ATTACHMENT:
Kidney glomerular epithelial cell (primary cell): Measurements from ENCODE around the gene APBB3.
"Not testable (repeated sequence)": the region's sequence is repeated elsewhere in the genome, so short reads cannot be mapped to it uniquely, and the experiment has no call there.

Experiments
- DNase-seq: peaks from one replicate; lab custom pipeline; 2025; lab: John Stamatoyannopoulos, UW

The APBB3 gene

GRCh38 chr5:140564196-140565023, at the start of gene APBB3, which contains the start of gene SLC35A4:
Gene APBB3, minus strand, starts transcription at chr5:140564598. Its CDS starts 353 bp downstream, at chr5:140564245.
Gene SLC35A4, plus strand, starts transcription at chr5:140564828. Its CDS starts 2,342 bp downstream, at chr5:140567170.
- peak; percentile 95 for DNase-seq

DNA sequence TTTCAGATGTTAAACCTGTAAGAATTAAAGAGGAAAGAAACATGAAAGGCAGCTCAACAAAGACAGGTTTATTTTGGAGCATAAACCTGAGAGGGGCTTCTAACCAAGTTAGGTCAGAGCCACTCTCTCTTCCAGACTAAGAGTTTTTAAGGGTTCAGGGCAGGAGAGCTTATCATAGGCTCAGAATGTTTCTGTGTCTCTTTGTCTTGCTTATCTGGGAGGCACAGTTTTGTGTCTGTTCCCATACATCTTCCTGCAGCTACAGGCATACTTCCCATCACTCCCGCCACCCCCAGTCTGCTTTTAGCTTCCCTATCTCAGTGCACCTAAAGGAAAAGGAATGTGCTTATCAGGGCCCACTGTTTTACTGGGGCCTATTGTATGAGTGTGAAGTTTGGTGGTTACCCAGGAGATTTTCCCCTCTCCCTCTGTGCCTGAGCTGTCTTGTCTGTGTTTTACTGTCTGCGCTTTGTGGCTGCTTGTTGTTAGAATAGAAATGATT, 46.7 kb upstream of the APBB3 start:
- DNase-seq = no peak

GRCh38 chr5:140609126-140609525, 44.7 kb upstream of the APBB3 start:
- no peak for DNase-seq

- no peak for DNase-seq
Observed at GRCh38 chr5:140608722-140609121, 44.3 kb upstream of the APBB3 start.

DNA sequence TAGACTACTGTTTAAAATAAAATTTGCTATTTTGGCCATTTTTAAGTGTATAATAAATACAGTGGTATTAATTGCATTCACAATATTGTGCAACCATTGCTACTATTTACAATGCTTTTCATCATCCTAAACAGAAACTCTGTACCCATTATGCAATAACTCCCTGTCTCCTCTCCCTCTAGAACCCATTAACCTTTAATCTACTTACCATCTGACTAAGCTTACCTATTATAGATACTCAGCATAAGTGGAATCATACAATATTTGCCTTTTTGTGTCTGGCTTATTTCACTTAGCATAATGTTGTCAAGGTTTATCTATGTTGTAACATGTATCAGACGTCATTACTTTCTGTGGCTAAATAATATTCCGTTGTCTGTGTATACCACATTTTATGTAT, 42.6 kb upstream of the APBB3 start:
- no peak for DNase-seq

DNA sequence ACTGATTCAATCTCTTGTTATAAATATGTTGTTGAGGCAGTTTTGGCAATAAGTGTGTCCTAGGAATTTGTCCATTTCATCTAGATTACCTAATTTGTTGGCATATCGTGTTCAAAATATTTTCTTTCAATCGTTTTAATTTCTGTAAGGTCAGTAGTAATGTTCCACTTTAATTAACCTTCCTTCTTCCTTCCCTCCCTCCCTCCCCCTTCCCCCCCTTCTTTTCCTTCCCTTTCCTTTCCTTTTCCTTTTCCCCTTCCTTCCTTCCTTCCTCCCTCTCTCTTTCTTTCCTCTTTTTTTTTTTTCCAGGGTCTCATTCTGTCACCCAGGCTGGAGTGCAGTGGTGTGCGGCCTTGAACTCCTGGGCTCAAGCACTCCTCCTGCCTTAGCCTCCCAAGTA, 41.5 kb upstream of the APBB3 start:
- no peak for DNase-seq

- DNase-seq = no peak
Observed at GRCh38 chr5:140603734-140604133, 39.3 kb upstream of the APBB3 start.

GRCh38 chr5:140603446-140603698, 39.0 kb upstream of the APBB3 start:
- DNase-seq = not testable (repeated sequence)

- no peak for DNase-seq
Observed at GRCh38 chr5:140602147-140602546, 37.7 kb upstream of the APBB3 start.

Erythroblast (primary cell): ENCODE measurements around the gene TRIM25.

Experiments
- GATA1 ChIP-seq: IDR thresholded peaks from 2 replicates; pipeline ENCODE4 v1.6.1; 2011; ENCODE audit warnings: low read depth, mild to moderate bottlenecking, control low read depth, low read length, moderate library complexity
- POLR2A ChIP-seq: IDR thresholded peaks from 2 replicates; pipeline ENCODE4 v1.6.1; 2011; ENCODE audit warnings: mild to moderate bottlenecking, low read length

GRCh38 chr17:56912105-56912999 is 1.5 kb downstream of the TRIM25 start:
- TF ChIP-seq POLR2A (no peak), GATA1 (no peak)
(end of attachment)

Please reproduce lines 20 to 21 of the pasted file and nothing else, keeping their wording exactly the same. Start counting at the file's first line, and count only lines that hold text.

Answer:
- DNase-seq = no peak
Observed at GRCh38 chr5:140603734-140604133, 39.3 kb upstream of the APBB3 start.